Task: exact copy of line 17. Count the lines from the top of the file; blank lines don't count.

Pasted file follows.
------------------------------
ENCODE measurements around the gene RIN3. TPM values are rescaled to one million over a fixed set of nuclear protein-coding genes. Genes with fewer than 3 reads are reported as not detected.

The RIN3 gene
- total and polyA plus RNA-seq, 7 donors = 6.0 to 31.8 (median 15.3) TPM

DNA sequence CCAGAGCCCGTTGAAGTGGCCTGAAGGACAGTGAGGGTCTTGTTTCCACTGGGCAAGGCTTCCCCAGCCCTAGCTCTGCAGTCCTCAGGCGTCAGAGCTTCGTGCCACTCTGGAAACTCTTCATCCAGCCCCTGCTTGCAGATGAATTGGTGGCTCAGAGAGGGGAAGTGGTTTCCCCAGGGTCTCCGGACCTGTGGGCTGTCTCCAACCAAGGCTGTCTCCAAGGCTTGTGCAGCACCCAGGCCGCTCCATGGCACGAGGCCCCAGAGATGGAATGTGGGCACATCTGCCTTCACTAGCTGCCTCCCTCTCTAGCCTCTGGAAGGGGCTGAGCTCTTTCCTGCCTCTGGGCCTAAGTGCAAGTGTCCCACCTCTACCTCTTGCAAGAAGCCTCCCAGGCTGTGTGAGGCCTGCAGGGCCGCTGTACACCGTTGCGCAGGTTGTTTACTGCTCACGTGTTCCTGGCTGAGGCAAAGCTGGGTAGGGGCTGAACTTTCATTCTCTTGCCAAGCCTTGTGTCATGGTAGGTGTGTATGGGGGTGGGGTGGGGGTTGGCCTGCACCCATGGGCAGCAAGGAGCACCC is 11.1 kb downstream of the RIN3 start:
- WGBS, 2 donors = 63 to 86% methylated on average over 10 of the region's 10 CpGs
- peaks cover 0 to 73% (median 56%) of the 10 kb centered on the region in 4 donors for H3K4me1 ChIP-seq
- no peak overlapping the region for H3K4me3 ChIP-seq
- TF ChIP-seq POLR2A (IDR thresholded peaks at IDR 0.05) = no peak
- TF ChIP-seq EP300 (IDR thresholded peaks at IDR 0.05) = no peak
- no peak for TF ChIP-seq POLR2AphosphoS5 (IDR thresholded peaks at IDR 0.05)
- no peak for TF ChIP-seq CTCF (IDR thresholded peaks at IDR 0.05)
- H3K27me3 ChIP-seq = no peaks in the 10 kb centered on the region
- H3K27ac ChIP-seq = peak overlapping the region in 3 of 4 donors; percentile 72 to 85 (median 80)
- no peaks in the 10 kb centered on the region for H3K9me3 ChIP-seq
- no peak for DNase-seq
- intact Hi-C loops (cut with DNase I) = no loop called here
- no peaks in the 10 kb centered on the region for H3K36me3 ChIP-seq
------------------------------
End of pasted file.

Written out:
- no peaks in the 10 kb centered on the region for H3K36me3 ChIP-seq